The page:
Anonymous Coward | more than 3 years ago | (#35970618)

Good on you for standing up for yourself! I know that police like to use Gatso 24 AUS-series doppler radar units around the 40kmh school zones in Australia.

The problem with this is that the Gatso operations manuals as well as the police operations guidelines say that these units are not to be used in zones signed less that 60kmh (they're unreliable at low speeds) except that nobody in the public would know this or even consider questioning them over it. Most people wouldn't even bother to ask the officer what they've set the cosine correction factor to, or ask to see the calibration report that they must fill out at every location they setup (every time they setup).

Re:The danger of these systems is they appear secu (1)

davester666 (731373) | more than 3 years ago | (#35971704)

I don't understand why you weren't tazered?

Re:The danger of these systems is they appear secu (1)

roc97007 (608802) | more than 3 years ago | (#35971884)

It was a few years ago...

Re:The danger of these systems is they appear secu (1)

Ginger Unicorn (952287) | more than 3 years ago | (#35972926)

Question marks are for questions?

Re:The danger of these systems is they appear secu (1)

Vegemeister (1259976) | more than 3 years ago | (#35975818)

Yes. Like the one you just asked.

Re:The danger of these systems is they appear secu (0)

Anonymous Coward | more than 3 years ago | (#35971732)

You're lucky he didn't give you one just for being sure of yourself / mouthy / "trying to get out of a ticket".

Re:The danger of these systems is they appear secu (1)

roc97007 (608802) | more than 3 years ago | (#35971888)

I wasn't "trying to get out of a ticket". I wasn't guilty of the infraction of which I was accused. Have we really gotten to the point where professing innocence is a sign of guilt?

Re:The danger of these systems is they appear secu (1)

pnutjam (523990) | more than 3 years ago | (#35974744)

only the last part of your argument was correct, "let see what the judge says".

The racially ambiguous (not quite white, if you prefer) do not argue with cops...

Re:The danger of these systems is they appear secu (0)

Anonymous Coward | more than 3 years ago | (#35975158)

You are my hero.

Re:The danger of these systems is they appear secu (1)

rolfwind (528248) | more than 3 years ago | (#35973012)

This is great news, because now people will be able to cast doubt on images when there is cause to instead of being told "it's not possible it's a fake, it's signed". You know that if someone cracked it publicly someone else (probably many someone else's) have cracked it in private, and have kept around the ability to forge photographs in case of emergency... that ability is now reduced.

And yet corporations the world over are clamoring or have made this type of hacking, even on your own bought stuff, illegal.

Glitch in the Matrix? (1)

easyTree (1042254) | more than 3 years ago | (#35969380)

I'm getting a serious case of déjà vu...

Easy to fake (5, Insightful)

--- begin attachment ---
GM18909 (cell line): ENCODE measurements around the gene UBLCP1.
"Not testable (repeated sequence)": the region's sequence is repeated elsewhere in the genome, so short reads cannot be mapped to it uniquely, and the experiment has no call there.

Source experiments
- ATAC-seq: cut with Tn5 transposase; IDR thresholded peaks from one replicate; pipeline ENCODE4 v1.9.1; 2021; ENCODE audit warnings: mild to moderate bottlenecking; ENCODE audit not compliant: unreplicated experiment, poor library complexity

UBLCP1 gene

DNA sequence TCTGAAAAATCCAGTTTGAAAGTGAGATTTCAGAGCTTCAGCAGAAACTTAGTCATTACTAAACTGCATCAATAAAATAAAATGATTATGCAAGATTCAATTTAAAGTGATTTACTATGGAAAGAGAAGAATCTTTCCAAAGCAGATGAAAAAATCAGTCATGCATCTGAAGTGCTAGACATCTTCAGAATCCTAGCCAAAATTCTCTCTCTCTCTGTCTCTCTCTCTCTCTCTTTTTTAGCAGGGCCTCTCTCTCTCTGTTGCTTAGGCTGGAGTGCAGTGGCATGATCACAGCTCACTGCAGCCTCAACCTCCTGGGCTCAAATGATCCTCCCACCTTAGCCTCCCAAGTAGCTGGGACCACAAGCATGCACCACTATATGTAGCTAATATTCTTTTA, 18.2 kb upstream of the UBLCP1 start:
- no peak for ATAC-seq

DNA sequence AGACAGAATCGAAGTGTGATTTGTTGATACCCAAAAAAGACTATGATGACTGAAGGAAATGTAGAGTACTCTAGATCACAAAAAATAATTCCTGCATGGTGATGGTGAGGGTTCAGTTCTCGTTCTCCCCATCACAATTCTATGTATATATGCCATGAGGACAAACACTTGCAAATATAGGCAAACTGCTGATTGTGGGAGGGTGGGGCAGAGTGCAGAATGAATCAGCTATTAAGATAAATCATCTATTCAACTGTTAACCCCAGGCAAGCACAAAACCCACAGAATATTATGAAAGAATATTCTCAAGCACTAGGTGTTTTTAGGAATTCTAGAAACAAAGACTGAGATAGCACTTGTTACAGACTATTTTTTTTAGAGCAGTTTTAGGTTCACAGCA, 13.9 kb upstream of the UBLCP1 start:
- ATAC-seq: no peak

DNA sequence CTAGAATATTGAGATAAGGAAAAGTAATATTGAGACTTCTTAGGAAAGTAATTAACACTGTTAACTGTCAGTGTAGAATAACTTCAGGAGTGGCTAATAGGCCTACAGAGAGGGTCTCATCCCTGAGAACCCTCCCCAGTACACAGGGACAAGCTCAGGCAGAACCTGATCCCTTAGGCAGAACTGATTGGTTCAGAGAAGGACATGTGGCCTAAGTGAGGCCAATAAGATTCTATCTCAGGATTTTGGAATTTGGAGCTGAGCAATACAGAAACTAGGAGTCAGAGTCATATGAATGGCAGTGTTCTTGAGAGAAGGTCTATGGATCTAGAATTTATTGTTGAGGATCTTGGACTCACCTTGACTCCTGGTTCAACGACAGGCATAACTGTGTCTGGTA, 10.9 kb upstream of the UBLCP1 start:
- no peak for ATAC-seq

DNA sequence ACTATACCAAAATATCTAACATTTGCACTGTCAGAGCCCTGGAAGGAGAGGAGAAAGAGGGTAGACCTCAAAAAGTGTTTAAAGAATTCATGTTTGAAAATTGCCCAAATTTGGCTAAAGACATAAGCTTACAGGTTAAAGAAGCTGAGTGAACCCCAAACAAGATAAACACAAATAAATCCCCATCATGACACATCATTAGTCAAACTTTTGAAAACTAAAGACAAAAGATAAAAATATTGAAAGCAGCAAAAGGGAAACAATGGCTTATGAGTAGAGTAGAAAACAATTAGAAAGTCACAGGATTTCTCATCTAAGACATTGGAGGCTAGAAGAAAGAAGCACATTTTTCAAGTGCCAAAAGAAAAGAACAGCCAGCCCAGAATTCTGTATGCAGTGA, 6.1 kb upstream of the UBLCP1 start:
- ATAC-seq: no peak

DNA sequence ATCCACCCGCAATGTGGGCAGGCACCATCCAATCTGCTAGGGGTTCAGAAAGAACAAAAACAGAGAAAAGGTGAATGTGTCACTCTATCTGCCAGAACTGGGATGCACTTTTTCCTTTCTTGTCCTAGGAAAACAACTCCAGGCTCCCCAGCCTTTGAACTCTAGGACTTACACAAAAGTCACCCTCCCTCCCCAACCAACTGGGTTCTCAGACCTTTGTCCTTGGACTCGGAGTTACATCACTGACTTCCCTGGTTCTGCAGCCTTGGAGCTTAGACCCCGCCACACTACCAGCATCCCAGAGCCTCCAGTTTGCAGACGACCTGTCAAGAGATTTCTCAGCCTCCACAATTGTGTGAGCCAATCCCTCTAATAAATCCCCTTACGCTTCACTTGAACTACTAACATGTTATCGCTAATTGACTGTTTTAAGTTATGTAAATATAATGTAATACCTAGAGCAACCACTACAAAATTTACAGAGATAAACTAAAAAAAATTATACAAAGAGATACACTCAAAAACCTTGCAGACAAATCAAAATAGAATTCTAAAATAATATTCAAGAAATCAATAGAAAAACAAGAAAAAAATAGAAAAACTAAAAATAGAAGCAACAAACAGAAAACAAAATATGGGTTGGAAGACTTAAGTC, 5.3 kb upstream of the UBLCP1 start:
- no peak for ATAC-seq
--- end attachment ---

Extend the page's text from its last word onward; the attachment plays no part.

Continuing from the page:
jdbannon (1620995) | more than 3 years ago | (#35969392)

Just take a picture of the photo-shopped image with your Nikon camera. Bam! That was sure hard to crack.

Re:Easy to fake (2)

Gordo_1 (256312) | more than 3 years ago | (#35969892)

Ah yes, the ever present analog loophole. How soon before the camera manufacturers come up with a technology that prevents the digital signature from being applied to a picture when a large 2-dimensional plane parallel to the sensor is detected? And how long before some Julian Beever [wikipedia.org] wannabe finds a way around that?

Re:Easy to fake (1)

ThatsMyNick (2004126) | more than 3 years ago | (#35970104)

when a large 2-dimensional plane parallel to the sensor is detected?

You mean like a wall?

Re:Easy to fake (1)

petermgreen (876956) | more than 3 years ago | (#35970184)

What I suspect he means is a device placed directly on the sensor to allow pixel perfect "fakes" to be applied to the sensor directly.

Re:Easy to fake (1)

ArundelCastle (1581543) | more than 3 years ago | (#35970350)

when a large 2-dimensional plane parallel to the sensor is detected?

You mean like a wall?

Yes, to photograph a wall authentically you'd need to purchase a special 2D camera with no depth of field.

Re:Easy to fake (1)

ProfessionalCookie (673314) | more than 3 years ago | (#35970806)

Or you need a not-flat wall.

Re:Easy to fake (1)

jimicus (737525) | more than 3 years ago | (#35972512)

I've already got one of those, it's called a macro lens.

Re:Easy to fake (1)

Alex Belits (437) | more than 3 years ago | (#35973278)

Yes! DRM'ed murals!

Re:Easy to fake (1)

Darinbob (1142669) | more than 3 years ago | (#35970904)

Then they'll jail you for breaking copyright!

Re:Easy to fake (2)

thegarbz (1787294) | more than 3 years ago | (#35971098)

I've heard this before, but how exactly do you propose to do this? Every image taken of a displayed medium be it paper under theoretical perfect lighting, or monitors with theoretical perfect backlight suffers quality issues that make it plainly bloody obvious that the picture was taken of a picture. There's no way around this for a few reasons.